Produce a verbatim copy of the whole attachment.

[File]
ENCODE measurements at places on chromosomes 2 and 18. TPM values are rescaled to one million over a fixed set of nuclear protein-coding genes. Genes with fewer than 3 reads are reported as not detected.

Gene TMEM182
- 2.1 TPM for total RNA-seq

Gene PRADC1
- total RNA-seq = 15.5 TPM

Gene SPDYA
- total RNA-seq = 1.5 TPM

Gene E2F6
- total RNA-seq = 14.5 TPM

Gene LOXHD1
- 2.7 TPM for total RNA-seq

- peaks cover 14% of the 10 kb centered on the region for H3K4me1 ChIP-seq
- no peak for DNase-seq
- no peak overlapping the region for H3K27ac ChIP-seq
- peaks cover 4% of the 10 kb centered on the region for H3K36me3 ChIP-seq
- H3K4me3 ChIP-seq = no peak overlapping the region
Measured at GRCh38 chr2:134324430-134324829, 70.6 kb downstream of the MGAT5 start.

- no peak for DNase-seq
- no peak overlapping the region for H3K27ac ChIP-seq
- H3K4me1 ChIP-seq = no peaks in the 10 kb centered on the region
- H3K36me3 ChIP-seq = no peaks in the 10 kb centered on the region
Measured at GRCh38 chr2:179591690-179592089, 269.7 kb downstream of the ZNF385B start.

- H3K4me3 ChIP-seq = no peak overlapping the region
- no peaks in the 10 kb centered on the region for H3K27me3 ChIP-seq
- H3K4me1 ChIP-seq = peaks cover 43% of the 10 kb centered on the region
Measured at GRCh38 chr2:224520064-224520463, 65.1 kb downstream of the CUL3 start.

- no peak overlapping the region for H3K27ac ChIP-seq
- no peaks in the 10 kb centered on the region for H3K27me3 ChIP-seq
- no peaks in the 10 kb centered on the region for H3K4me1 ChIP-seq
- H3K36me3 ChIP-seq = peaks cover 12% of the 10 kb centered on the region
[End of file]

ENCODE measurements at places on chromosomes 2 and 18. TPM values are rescaled to one million over a fixed set of nuclear protein-coding genes. Genes with fewer than 3 reads are reported as not detected.

Gene TMEM182
- 2.1 TPM for total RNA-seq

Gene PRADC1
- total RNA-seq = 15.5 TPM

Gene SPDYA
- total RNA-seq = 1.5 TPM

Gene E2F6
- total RNA-seq = 14.5 TPM

Gene LOXHD1
- 2.7 TPM for total RNA-seq

- peaks cover 14% of the 10 kb centered on the region for H3K4me1 ChIP-seq
- no peak for DNase-seq
- no peak overlapping the region for H3K27ac ChIP-seq
- peaks cover 4% of the 10 kb centered on the region for H3K36me3 ChIP-seq
- H3K4me3 ChIP-seq = no peak overlapping the region
Measured at GRCh38 chr2:134324430-134324829, 70.6 kb downstream of the MGAT5 start.

- no peak for DNase-seq
- no peak overlapping the region for H3K27ac ChIP-seq
- H3K4me1 ChIP-seq = no peaks in the 10 kb centered on the region
- H3K36me3 ChIP-seq = no peaks in the 10 kb centered on the region
Measured at GRCh38 chr2:179591690-179592089, 269.7 kb downstream of the ZNF385B start.

- H3K4me3 ChIP-seq = no peak overlapping the region
- no peaks in the 10 kb centered on the region for H3K27me3 ChIP-seq
- H3K4me1 ChIP-seq = peaks cover 43% of the 10 kb centered on the region
Measured at GRCh38 chr2:224520064-224520463, 65.1 kb downstream of the CUL3 start.

- no peak overlapping the region for H3K27ac ChIP-seq
- no peaks in the 10 kb centered on the region for H3K27me3 ChIP-seq
- no peaks in the 10 kb centered on the region for H3K4me1 ChIP-seq
- H3K36me3 ChIP-seq = peaks cover 12% of the 10 kb centered on the region